Exposition is difficult, even in a novel.  It sticks out like a neon sign in a play, when two people are telling each other what at least one of them already knows, in order to bring the audience up to speed.   A novelist thinks he/she can get away with this, just filling in the blanks in necessary information.  Not possible.  Information is boring in large doses.  You have to parcel it out, disguised as conflict, or as an insight into the character doling out all those details.  Every scene, no matter how heavily loaded with backfill, must have a beginning, middle and end.  We must have learned more than the dimensions or decor of a room or the contents of an office, including the location of the safe or computer - popular targets. We have to know what the characters think of what they have learned and maybe even what they plan to do about it.  

Okay, Okay, I'm not telling you or me anything we don't know, but it bears repeating.  While you're at it, tell me something I don't know. 

Now I'm ready to talk to my mentee.

if not now when?

What a day!  I want to say: hard and horrible but I have no right to call it that. I'm okay , just tired.  My brain is a little worn.  But I haven't written my blog for the day.  I have a file folder now full of bits and pieces, clippings and scribblings, ideas that I think, or at one time must have thought, were worthy of a blog's worth of writing. But my brain is tired and not co-operating and I can't choose. So how about I give you a list of possible blogs?  Then you can choose one for me, or - here's an idea - you can write one for yourself. Here goes:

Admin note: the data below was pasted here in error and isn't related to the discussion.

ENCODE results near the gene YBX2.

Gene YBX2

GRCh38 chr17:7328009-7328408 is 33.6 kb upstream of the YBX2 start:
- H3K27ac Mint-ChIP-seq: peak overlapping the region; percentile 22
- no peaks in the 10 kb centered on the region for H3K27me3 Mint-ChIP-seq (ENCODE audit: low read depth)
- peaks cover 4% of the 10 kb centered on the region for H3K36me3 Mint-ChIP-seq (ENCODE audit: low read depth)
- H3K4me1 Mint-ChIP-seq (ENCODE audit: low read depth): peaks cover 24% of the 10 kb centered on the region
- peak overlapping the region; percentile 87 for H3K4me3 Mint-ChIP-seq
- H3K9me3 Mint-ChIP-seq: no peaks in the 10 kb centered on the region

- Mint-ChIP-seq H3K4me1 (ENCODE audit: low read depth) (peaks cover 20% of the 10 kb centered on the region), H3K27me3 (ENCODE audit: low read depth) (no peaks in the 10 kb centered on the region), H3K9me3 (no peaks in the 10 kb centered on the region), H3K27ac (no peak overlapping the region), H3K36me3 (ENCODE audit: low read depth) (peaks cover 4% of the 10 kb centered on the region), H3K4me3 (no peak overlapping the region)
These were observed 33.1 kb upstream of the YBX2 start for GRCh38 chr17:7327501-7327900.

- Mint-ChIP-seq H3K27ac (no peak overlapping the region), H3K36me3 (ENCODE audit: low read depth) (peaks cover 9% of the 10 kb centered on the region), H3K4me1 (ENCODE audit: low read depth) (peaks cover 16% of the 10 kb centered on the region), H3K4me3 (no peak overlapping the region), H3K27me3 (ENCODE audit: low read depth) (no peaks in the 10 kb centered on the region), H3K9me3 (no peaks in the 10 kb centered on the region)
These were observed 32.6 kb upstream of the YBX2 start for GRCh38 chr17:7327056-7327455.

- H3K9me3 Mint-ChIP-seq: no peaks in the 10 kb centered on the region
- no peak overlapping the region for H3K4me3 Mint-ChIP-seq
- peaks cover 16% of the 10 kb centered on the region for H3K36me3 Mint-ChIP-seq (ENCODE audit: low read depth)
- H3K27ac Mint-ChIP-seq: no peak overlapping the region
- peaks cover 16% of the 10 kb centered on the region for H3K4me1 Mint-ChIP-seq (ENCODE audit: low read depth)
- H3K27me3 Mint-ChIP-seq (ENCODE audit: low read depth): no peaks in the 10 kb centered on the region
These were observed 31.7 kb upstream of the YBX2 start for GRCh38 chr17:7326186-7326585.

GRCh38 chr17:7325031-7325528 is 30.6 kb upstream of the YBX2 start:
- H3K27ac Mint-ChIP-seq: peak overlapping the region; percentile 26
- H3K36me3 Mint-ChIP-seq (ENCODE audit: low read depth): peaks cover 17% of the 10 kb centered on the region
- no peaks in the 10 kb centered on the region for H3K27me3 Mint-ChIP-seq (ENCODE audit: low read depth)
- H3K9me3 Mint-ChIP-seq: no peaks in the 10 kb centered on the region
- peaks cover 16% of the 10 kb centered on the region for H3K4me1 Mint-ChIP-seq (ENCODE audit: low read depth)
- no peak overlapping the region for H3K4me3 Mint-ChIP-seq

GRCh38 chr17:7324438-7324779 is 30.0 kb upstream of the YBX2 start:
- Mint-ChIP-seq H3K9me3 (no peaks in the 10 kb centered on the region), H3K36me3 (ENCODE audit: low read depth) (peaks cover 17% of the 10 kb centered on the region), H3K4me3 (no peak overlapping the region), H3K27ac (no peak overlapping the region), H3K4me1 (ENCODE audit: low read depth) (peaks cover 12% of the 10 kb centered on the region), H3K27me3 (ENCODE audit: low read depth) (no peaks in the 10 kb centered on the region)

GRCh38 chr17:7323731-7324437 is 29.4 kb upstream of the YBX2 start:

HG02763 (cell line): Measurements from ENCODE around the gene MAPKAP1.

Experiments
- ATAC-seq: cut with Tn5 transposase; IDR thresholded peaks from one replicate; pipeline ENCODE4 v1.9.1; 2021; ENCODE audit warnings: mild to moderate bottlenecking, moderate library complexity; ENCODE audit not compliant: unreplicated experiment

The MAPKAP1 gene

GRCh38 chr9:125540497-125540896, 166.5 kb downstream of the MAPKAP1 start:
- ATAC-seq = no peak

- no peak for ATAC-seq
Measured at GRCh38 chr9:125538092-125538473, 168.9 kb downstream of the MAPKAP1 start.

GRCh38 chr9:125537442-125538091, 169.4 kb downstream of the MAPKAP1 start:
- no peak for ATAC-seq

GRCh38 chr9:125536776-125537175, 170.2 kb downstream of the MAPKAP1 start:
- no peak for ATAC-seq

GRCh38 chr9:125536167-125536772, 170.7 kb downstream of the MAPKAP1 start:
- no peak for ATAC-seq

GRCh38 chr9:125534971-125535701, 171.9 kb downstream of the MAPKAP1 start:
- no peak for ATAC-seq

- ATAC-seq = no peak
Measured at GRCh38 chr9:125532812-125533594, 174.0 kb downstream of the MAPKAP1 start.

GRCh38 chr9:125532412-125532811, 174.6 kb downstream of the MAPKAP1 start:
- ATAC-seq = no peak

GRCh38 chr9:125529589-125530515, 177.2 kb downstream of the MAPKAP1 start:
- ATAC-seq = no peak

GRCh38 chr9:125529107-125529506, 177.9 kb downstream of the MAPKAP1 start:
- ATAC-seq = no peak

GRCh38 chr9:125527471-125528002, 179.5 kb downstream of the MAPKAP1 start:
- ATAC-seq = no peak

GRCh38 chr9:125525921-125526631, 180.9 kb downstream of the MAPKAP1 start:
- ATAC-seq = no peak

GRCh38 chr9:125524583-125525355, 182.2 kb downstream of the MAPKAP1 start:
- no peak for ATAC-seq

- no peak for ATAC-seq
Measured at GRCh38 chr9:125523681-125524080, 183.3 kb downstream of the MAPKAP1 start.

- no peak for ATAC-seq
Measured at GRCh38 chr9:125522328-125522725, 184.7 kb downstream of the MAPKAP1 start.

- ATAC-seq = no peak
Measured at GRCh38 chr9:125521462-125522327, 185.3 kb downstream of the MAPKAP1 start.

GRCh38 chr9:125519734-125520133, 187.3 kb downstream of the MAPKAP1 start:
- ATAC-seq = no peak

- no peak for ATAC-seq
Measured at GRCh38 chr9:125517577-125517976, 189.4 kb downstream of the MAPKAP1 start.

-What if Ophelia kept a diary?

-The Queen's handbag. (contents) I've actually written bit about this - on a piece of paper somewhere.

-Comment on a statement I read by an Arthur Krystal ( author of 2 essay collections): "..some scientists claim different parts of the brain are switched on by our using a pen instead of a computer."  I've been using a pen and recipe file cards all day, trying to create a new outline. Maybe that's why my brain is wrung out.

What happens to a creative urge when you scribble a note and file it away? Well, this, for one thing. A mini-blog, a half-assed essay, an incomplete thought.

Far too self-indulgent.



the second mouse gets the cheese